“Therefore, this suit is bound to be dismissed for lack of locus standi of the plaintiffs,” he said.

Justice Omotosho further held that assuming without conceding that the plaintiffs had locus standi, he wondered if instituting the action was the right course of action.

“The opinion of this court on this issue stems from the fact that the plaintiffs are ably represented in the 1st defendant (NJC) and in fact, are deemed to be members of the 1st defendant through their representatives in the body,” he said.

He said Section 20 to the Third Schedule of the Constitution 1999 (as amended) provides that five members of the NBA who have been qualified to practise for a period of not less than 15 years and at least, one of whom must be a senior advocate, are members of NJC.

“It is crystal clear from the above composition of the 1st defendant that the plaintiffs, who are members of the Nigerian Bar Association by virtue of the Legal Practitioners Act, are represented in the body.

“The plaintiffs ought to have exhausted the avenue of going through their representatives in the 1st defendant before it can ripen into a suit before this court if they have locus standi at all, having assumed being members of the 1st defendant by representation.

“This is the essence of the doctrine of ripeness and exhaustion,” he declared.

Besides, the judge said he also took judicial notice of the fact that NBA president is a member of the appointment committee of the NJC and participates in interviewing candidates for the bench.

According to him, the intention and purpose of this is to bring all the complaints of the different branches of NBA to the notice of NJC through the president.

He said similarly, the judicial service commissions of states also have representation of NBA as part of the members.

“The appointment of qualified persons to the bench of the High Court of Kogi State is done on the recommendation of NJC.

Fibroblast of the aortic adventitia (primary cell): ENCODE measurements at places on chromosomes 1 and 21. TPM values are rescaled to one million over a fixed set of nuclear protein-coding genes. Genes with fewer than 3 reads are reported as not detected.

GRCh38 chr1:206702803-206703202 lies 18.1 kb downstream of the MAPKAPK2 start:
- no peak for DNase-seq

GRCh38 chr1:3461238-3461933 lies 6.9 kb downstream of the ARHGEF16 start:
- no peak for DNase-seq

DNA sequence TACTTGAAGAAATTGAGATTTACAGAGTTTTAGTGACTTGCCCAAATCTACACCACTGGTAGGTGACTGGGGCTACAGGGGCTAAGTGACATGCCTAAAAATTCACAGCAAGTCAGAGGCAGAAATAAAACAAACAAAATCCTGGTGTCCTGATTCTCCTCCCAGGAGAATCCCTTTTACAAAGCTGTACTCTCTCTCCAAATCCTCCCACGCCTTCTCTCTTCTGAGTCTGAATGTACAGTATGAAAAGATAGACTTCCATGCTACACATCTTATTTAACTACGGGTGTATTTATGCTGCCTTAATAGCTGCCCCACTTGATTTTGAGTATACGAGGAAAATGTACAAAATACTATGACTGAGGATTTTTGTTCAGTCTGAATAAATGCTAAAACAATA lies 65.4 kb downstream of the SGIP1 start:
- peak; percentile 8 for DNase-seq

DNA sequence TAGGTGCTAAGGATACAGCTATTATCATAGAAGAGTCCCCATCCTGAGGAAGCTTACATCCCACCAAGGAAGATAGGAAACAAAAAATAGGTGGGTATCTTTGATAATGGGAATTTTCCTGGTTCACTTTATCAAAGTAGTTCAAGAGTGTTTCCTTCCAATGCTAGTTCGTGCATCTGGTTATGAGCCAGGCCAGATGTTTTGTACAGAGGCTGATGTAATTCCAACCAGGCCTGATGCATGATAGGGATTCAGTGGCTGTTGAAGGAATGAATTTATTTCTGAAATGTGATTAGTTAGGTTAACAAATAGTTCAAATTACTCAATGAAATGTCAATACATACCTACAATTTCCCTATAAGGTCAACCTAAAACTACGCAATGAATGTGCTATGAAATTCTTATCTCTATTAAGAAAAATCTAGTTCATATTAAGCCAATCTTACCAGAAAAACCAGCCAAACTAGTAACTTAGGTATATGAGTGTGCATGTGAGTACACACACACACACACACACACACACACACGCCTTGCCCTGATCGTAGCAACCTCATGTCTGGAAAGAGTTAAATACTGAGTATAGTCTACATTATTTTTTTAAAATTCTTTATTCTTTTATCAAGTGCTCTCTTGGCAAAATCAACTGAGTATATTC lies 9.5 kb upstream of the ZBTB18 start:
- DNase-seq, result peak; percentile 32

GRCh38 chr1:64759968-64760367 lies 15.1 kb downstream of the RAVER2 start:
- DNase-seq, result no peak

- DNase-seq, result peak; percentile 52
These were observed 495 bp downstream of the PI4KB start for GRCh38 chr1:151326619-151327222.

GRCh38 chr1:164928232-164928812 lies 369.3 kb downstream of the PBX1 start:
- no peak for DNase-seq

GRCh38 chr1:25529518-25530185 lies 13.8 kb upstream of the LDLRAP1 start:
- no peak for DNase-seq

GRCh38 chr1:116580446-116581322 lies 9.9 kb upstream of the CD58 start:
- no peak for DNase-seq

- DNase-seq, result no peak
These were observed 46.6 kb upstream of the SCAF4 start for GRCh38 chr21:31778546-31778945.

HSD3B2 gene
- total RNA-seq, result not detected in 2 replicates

“And where the persons fulfill all the requirements of NJC, their names are sent to the governor for appointment.

“The recommendation of the NJC is upon the advice by the Kogi State Judicial Service Committee,” he said

The judge said that based on Section 158 (1) of the 1999 Constitution, NJC cannot be subject to the direction or control of any other authority or person.

According to him, the import of the above provision is that the 1st defendant has unfettered discretion and powers in the recommendation of persons to be appointed as judges of High Court, Kadis of Sharia Court of Appeal and judges of Customary Court of Appeal.

“Thus this court cannot interfere with such discretion as this provision serve as some form of ouster clause for which the court lacks the powers to look into.

“Thus allegations of bias made against the defendants holds no water in the light of the facts put forward by the defendants.

“This suit has no legs to stand on and will accordingly be dismissed,” he said.

Justice Omotosho equally held that though the plaintiffs alleged that most of the courtrooms of the High Court of Kogi had been neglected and were in a state of disrepair, he said that Okutepa, 2nd plaintiff in the suit, during oral examination as 1st prosection witness, admitted that he was not the maker of the video evidence or the photographs.

“That it was made by someone else and they (plaintiffs) simply downloaded the video and photographs and attached same as exhibits in the further affidavit,” he said.

According to Justice Omotosho, the general principle of tendering a document before a court is that such document must be tendered by the maker of the said document.

“This is to allow the adverse party the opportunity to cross examine the maker,” he added.

He said the two exceptions to the principle are if the maker is dead or the maker can only be procured by involving the party in so much expenses that could be outrageous in the circumstances of the case.

“From the above holding, it is clear that where a document is tendered which is not tendered by the maker, it loses its probative value and it is deemed as a mere paper.

“The Video CD and the photographs even though frontloaded by the plaintiffs are still liable to be expunged by the Court for being hearsay evidence.

“The said documents having not been tendered in evidence by the maker of the documents are hereby expunged from evidence.

“Upon the expunging of the said documents, there is nothing to show that the court rooms of the High Court of Kogi State is in state of disrepair as the reliefs claims are bare without any credible evidence.

“Consequently, relief 5 fails for lack of proof. In final analysis, the plaintiffs lack locus standi to institute this action.

“Assuming it has requisite locus standi, the suit lacks merit and it is hereby dismissed,” the judge declared.(NAN)